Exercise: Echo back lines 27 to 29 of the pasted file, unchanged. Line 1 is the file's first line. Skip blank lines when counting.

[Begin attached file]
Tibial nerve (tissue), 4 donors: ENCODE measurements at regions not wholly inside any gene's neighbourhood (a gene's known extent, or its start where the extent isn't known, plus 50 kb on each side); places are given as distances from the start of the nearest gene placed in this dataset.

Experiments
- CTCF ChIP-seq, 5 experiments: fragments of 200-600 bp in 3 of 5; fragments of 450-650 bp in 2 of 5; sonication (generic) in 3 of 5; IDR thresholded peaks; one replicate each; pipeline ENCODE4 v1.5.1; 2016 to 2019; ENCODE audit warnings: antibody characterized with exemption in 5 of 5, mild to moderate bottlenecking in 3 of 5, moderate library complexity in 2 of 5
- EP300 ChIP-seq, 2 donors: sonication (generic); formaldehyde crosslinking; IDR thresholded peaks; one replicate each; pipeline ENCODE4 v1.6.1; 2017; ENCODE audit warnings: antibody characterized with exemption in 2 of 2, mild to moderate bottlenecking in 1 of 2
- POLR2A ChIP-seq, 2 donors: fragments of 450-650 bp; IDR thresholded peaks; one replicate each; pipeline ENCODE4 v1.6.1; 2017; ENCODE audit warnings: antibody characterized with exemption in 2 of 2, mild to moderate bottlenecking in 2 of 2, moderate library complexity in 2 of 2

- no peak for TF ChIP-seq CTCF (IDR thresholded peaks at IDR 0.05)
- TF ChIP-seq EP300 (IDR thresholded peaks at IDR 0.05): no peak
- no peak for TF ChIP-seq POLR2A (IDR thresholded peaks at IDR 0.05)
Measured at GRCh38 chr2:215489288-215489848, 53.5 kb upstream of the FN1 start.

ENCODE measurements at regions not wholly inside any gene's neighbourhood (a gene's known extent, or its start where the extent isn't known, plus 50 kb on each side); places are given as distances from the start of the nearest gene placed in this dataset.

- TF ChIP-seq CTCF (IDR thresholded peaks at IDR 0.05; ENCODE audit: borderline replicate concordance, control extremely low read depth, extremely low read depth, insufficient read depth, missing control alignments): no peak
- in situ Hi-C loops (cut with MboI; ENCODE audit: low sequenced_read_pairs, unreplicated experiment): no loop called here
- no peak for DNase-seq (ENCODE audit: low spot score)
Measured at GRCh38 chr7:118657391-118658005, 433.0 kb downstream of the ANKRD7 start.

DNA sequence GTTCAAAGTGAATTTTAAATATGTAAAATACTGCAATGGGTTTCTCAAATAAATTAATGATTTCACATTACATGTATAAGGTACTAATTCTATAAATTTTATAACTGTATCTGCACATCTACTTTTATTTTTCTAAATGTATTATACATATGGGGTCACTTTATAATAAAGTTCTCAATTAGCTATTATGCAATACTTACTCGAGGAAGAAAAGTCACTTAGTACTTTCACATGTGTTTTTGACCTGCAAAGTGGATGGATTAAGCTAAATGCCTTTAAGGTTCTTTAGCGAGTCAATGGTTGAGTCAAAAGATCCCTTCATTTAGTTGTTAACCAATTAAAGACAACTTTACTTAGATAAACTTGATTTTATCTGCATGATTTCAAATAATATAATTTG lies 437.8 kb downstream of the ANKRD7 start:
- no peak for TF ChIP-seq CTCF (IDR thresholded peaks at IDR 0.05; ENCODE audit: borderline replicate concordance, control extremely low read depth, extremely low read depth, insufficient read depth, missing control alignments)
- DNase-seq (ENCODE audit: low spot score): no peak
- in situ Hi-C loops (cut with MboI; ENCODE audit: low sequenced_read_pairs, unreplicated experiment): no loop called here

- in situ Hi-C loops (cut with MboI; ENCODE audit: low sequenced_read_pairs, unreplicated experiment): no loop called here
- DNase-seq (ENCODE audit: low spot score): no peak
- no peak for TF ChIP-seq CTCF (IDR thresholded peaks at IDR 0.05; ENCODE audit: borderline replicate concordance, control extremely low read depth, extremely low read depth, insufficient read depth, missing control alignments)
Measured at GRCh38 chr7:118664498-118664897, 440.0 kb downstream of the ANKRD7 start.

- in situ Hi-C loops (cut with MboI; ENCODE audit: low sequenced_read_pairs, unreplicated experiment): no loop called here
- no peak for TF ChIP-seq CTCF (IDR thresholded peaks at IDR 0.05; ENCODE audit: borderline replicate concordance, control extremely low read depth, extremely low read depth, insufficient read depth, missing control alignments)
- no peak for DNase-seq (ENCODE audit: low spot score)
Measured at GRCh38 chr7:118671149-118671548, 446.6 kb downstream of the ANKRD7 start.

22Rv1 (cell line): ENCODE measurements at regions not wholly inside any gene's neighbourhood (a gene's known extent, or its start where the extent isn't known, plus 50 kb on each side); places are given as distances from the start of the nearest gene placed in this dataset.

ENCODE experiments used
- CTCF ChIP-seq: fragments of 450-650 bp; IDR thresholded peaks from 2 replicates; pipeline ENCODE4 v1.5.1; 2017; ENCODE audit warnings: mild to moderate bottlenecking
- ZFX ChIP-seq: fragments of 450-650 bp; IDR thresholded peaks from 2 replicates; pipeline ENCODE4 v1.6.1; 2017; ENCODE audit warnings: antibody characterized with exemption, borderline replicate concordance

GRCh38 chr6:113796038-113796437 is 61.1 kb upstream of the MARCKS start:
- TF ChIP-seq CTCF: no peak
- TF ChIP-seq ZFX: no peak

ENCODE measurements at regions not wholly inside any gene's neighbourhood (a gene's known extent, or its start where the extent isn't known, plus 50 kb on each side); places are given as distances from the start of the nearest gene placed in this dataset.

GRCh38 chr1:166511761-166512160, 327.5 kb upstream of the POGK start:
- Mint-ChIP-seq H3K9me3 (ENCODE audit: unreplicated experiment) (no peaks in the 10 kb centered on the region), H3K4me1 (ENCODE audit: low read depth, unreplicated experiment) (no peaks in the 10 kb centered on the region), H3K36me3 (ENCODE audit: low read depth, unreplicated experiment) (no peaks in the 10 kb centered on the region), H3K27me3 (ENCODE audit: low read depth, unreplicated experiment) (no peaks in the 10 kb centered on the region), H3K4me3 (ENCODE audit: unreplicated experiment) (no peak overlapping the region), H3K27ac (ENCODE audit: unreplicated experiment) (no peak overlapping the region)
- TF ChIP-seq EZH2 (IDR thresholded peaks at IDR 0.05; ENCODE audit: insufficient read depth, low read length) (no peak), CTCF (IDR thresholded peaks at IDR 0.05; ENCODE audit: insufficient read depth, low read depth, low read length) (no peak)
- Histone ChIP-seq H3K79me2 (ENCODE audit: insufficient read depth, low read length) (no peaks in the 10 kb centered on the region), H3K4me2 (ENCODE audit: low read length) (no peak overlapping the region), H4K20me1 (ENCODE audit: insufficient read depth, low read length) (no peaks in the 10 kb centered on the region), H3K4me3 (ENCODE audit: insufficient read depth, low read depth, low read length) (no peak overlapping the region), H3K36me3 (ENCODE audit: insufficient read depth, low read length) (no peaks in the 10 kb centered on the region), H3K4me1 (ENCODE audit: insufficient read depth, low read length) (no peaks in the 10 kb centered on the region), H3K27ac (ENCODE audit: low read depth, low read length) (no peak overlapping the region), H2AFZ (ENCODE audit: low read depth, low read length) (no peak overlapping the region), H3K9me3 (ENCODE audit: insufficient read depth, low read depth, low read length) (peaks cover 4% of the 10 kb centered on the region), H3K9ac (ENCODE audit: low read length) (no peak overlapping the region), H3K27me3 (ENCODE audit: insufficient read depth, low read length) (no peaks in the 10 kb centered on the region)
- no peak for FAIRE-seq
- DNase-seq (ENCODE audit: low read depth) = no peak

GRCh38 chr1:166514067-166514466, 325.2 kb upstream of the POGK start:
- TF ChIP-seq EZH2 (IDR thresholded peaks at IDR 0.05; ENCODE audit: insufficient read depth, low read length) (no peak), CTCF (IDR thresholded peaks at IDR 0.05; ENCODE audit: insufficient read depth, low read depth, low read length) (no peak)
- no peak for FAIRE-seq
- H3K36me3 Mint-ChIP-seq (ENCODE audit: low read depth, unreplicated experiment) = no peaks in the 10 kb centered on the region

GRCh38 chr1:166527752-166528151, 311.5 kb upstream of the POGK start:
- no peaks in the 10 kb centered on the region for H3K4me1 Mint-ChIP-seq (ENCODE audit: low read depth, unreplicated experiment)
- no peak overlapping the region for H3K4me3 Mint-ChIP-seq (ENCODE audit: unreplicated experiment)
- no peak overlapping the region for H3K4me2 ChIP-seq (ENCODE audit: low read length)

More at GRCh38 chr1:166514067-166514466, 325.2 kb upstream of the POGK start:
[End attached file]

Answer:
22Rv1 (cell line): ENCODE measurements at regions not wholly inside any gene's neighbourhood (a gene's known extent, or its start where the extent isn't known, plus 50 kb on each side); places are given as distances from the start of the nearest gene placed in this dataset.

ENCODE experiments used
- CTCF ChIP-seq: fragments of 450-650 bp; IDR thresholded peaks from 2 replicates; pipeline ENCODE4 v1.5.1; 2017; ENCODE audit warnings: mild to moderate bottlenecking